We sometimes forget that the narrative we have come to regard as
unifying the sonnets is largely a matter of inference.  Sonnet 144 tells
us:

Two loves I have, of comfort and despair,
Which like  two spirits do suggest me still;
The better angel is a man right fair,
The worser spirit a woman colored ill.

This synoptic pause in the action suggests that the narrative we seem to
see unfolding in the currently favored ordering of the sonnets reflects
the author's intention, and that only two personae are addressed
throughout the cycle.  However we are still only looking more or less at
a pile of still photographs which we string together to make a movie by
projecting onto them a unity that is not inherent in the individual
texts.  And, as you suggest, the "man right fair" is identified as a
"spirit," and a spirit may manifest in different people at different
times (not all of them necessarily male).

Michael Skovmand wrote:

>How on earth could Sonnet 20 refer to Queen Elizabeth? How could the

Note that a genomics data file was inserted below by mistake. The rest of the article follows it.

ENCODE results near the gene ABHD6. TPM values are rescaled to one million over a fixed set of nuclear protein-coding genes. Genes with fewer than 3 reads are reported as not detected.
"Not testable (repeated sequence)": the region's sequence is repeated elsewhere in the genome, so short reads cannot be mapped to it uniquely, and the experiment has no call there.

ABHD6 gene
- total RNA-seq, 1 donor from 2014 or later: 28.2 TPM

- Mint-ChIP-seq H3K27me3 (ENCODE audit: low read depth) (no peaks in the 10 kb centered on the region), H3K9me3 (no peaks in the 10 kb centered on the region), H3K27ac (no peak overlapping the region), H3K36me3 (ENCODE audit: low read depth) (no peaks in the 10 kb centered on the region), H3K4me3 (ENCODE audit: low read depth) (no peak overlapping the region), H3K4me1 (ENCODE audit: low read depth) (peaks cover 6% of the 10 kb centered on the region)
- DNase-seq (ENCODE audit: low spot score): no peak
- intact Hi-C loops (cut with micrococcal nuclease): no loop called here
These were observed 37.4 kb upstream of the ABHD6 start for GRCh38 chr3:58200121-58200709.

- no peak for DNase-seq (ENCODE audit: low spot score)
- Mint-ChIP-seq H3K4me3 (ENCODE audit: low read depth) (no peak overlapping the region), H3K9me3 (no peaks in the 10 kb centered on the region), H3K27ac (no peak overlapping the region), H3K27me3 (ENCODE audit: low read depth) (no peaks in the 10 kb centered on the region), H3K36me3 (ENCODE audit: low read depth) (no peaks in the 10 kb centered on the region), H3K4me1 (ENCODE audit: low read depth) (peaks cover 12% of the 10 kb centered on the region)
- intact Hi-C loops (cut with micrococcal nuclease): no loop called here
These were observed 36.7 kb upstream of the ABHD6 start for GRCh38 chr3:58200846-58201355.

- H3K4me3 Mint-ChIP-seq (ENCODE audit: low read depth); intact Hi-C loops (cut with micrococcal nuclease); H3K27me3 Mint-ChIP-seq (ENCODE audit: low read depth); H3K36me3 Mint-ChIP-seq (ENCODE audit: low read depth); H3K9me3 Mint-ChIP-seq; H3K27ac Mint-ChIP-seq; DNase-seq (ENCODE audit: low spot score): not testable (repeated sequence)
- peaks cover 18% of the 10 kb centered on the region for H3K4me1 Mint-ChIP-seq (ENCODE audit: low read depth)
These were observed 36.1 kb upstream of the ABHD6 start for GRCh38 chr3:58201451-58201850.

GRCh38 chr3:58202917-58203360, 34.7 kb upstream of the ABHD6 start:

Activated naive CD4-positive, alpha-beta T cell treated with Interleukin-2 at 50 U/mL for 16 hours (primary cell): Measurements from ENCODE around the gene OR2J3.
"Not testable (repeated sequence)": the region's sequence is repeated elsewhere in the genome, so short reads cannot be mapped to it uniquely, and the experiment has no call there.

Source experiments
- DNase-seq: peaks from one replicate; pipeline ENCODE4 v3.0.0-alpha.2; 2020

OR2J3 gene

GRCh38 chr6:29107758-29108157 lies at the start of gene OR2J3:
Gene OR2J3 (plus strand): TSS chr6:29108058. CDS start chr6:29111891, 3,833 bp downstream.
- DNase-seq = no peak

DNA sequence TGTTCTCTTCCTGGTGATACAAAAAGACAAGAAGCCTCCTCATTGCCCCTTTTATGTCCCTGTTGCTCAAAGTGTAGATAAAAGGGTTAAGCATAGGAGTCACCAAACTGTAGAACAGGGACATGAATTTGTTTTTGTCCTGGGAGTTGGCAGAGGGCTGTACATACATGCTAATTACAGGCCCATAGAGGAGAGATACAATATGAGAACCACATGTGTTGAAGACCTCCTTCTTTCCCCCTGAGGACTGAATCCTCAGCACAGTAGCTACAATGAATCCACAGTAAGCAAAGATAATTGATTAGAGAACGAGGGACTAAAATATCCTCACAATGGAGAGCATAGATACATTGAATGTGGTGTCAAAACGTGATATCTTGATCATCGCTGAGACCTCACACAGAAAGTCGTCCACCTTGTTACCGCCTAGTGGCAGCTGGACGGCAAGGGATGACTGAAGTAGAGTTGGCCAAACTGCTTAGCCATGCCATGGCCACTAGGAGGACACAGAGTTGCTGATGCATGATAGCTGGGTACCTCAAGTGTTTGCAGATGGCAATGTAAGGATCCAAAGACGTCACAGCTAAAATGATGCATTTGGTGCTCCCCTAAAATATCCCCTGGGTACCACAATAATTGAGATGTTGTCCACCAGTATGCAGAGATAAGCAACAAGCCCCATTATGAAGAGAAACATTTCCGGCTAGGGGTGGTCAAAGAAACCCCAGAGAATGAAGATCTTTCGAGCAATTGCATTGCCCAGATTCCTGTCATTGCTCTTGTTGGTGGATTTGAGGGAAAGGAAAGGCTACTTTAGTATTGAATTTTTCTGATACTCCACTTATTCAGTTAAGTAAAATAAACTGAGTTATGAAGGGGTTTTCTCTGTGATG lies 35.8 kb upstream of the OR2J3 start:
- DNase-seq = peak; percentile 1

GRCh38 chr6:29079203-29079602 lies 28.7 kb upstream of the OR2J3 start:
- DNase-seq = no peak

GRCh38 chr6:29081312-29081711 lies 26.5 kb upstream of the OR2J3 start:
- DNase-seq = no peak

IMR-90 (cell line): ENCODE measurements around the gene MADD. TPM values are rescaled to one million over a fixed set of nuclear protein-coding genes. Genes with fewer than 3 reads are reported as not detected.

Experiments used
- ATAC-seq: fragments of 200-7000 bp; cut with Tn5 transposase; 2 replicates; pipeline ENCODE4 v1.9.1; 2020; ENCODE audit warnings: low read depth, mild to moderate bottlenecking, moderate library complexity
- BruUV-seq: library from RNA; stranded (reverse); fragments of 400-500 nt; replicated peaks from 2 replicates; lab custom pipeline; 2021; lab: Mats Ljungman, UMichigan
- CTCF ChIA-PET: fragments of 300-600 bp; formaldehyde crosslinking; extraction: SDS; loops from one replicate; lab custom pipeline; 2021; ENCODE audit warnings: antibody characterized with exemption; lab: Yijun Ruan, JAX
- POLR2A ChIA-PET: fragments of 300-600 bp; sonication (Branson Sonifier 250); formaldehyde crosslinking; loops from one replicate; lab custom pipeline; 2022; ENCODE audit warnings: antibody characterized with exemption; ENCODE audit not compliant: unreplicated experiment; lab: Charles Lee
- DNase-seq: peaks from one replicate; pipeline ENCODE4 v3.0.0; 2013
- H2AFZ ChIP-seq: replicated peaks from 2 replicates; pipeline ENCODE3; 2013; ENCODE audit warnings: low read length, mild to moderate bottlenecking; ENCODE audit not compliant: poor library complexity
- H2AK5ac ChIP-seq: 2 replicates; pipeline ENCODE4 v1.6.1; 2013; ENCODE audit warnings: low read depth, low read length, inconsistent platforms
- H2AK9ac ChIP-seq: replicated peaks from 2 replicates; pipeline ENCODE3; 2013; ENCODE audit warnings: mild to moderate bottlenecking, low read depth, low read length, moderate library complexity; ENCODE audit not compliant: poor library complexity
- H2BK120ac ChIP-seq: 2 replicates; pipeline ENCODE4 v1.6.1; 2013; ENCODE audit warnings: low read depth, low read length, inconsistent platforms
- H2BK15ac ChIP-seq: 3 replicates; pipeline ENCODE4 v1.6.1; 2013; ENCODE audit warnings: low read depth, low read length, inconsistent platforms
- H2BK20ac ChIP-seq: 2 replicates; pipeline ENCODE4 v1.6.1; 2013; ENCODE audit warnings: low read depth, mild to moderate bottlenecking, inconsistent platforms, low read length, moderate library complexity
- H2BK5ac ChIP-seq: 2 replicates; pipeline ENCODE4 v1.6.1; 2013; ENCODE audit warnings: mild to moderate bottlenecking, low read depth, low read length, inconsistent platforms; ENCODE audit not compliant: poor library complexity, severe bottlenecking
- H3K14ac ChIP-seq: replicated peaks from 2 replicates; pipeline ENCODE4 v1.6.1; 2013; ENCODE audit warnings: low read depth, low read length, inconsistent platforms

>effeminate male youth described in the sonnet  refer to a woman, since
>[Nature] "pricked thee out for women's pleasure" i.e. furnished you with
>male genitalia, the consequence of this being that  Shakespeare/the 1st
>person of the sonnet  may love the youth but cannot be practising sex
>with him ("Mine be thy love, and thy love's use their treasure" ?

Analyzing the sonnets feels to me like trying to hack a path through a
swamp.  The more I clear out of the way, the more tangled the underbrush
becomes.  If we take the plot and characters treated in the sonnets at
face value then sonnet 20 is clearly addressed to an effeminate male
only.  But the synopsis of sonnet 144 suggests that fair youth and dark
lady are not flesh and blood people (or people only) whose identities
have eluded centuries of scholarship, but that moral principles are
being treated.

Spenser tells us explicitly that his sonnets are addressed to three
Elizabeths: wife, mother and queen, which places him in the tradition of
Dante praising Beatrice and Petrarch, Laura.  Such multilayering is part
of the sonnet tradition: Samuel Daniel's Delia, if she is a real woman,
is also a thinly veiled anagram of the Platonic Ideal.  Drayton's Idea
is veiled even more thinly.  Given his own ephemerization of his
characters in sonnet 144, why shouldn't the fair youth be equally
capable of connoting more than just a fair youth?

Sonnet 20 is written to a "master-mistress," and I would suggest that
that title can describe a female monarch as aptly (and more acceptably)